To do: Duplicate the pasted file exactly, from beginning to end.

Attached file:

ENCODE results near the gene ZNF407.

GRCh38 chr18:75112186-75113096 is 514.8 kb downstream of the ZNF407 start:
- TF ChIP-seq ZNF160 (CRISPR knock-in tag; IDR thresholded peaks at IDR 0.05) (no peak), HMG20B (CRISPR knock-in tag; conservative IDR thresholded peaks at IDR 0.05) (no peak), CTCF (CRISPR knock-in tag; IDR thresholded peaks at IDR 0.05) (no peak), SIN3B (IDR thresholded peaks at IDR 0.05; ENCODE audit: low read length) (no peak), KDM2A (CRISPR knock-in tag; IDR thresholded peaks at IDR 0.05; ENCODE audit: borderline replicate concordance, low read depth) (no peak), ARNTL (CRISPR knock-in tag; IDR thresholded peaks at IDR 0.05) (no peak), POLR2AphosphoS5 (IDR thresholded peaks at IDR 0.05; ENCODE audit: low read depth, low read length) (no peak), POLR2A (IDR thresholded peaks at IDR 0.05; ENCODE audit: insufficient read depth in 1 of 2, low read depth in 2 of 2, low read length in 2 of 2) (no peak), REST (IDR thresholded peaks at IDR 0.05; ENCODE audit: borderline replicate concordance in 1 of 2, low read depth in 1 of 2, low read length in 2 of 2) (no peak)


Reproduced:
ENCODE results near the gene ZNF407.

GRCh38 chr18:75112186-75113096 is 514.8 kb downstream of the ZNF407 start:
- TF ChIP-seq ZNF160 (CRISPR knock-in tag; IDR thresholded peaks at IDR 0.05) (no peak), HMG20B (CRISPR knock-in tag; conservative IDR thresholded peaks at IDR 0.05) (no peak), CTCF (CRISPR knock-in tag; IDR thresholded peaks at IDR 0.05) (no peak), SIN3B (IDR thresholded peaks at IDR 0.05; ENCODE audit: low read length) (no peak), KDM2A (CRISPR knock-in tag; IDR thresholded peaks at IDR 0.05; ENCODE audit: borderline replicate concordance, low read depth) (no peak), ARNTL (CRISPR knock-in tag; IDR thresholded peaks at IDR 0.05) (no peak), POLR2AphosphoS5 (IDR thresholded peaks at IDR 0.05; ENCODE audit: low read depth, low read length) (no peak), POLR2A (IDR thresholded peaks at IDR 0.05; ENCODE audit: insufficient read depth in 1 of 2, low read depth in 2 of 2, low read length in 2 of 2) (no peak), REST (IDR thresholded peaks at IDR 0.05; ENCODE audit: borderline replicate concordance in 1 of 2, low read depth in 1 of 2, low read length in 2 of 2) (no peak)